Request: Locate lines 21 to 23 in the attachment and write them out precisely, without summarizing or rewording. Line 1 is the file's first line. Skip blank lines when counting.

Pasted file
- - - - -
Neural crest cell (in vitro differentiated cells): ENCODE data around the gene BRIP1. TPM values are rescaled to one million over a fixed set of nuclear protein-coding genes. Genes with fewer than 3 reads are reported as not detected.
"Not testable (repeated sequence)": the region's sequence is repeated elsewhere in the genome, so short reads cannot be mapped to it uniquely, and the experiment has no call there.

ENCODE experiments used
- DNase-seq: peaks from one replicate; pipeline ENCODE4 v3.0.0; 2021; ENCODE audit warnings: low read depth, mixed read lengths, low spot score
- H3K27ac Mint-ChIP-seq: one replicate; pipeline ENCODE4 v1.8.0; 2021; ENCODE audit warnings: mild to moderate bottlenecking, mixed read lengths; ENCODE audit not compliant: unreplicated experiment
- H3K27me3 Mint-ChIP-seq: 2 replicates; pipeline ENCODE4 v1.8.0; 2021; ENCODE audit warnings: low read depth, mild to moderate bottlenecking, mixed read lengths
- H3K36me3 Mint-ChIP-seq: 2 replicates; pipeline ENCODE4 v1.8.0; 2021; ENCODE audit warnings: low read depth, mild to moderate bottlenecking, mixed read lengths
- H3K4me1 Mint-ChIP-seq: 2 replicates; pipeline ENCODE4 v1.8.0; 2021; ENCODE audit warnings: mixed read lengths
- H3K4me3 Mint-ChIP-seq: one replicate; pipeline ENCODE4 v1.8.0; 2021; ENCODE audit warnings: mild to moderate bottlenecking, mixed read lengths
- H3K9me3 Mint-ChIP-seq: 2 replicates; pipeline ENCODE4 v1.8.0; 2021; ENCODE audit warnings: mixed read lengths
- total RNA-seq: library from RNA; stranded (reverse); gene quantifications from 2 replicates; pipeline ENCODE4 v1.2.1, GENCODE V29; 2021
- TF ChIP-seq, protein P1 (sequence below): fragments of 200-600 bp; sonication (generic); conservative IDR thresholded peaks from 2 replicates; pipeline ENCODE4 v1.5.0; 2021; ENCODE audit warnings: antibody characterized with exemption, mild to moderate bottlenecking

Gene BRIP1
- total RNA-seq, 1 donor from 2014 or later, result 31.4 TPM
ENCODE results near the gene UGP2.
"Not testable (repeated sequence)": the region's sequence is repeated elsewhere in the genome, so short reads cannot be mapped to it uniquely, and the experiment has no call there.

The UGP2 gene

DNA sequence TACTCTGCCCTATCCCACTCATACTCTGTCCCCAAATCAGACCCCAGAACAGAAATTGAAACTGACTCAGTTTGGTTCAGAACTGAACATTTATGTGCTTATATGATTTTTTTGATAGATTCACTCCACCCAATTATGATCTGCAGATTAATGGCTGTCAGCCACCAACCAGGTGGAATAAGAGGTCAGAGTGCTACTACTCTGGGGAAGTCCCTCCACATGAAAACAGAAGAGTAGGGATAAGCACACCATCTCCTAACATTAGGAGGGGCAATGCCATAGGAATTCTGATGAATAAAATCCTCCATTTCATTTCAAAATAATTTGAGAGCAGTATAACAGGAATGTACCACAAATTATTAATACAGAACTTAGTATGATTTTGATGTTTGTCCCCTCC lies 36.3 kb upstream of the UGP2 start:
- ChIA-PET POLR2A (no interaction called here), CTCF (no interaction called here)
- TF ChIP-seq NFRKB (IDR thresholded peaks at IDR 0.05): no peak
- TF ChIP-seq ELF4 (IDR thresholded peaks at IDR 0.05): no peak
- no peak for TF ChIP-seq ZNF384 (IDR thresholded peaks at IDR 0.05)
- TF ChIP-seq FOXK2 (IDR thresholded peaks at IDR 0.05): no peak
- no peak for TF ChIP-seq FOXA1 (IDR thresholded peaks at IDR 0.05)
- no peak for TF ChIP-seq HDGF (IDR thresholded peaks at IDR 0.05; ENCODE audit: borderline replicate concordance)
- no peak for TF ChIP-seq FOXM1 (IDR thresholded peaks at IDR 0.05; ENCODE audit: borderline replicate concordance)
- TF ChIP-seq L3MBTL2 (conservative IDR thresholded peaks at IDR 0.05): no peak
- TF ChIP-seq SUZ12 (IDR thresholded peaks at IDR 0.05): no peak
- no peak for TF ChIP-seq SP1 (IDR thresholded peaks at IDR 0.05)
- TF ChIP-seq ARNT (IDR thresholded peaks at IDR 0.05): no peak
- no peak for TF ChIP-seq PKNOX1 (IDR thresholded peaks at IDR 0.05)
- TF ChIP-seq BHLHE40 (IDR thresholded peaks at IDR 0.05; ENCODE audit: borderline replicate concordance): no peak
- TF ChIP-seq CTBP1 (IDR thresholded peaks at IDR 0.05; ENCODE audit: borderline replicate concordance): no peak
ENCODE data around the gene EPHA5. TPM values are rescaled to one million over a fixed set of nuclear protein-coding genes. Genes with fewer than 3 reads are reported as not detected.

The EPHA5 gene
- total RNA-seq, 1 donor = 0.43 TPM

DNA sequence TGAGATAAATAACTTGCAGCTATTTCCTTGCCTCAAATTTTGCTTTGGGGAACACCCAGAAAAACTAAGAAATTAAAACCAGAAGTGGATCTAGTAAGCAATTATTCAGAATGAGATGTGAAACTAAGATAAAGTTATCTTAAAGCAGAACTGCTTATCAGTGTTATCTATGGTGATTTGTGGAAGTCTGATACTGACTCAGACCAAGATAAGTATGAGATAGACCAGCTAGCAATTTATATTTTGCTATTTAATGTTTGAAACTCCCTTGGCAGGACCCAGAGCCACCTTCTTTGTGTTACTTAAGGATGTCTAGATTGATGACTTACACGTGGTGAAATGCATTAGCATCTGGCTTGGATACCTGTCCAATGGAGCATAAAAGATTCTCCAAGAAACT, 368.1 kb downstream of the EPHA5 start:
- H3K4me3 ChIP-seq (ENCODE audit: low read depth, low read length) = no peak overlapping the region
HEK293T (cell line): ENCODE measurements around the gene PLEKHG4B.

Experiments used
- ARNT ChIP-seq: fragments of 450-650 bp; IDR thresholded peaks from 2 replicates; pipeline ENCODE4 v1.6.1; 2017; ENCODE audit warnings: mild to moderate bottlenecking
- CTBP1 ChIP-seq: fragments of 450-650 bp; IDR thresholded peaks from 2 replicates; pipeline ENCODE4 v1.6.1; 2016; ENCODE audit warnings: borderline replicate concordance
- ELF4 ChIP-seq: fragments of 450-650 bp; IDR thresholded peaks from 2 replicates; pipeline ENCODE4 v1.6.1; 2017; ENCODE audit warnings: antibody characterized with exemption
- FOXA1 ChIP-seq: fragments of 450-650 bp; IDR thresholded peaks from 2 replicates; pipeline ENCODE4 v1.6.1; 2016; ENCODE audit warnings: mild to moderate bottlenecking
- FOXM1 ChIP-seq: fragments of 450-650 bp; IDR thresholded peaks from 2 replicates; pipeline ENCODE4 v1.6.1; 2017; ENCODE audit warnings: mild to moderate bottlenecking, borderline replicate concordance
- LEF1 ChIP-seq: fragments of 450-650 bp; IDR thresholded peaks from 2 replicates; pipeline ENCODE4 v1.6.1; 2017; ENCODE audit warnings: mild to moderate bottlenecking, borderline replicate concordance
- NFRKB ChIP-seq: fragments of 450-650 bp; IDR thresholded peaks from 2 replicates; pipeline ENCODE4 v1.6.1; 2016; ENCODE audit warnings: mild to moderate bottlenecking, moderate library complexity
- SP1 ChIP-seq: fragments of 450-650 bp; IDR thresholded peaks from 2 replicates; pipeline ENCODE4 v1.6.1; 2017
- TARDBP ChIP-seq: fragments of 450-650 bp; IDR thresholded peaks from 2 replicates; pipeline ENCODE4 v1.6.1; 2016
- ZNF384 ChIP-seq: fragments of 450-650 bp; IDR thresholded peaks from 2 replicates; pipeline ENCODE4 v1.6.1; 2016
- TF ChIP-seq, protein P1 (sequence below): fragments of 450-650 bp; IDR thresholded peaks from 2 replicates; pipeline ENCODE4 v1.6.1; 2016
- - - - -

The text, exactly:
- TF ChIP-seq ELF4 (IDR thresholded peaks at IDR 0.05): no peak
- no peak for TF ChIP-seq ZNF384 (IDR thresholded peaks at IDR 0.05)
- TF ChIP-seq FOXK2 (IDR thresholded peaks at IDR 0.05): no peak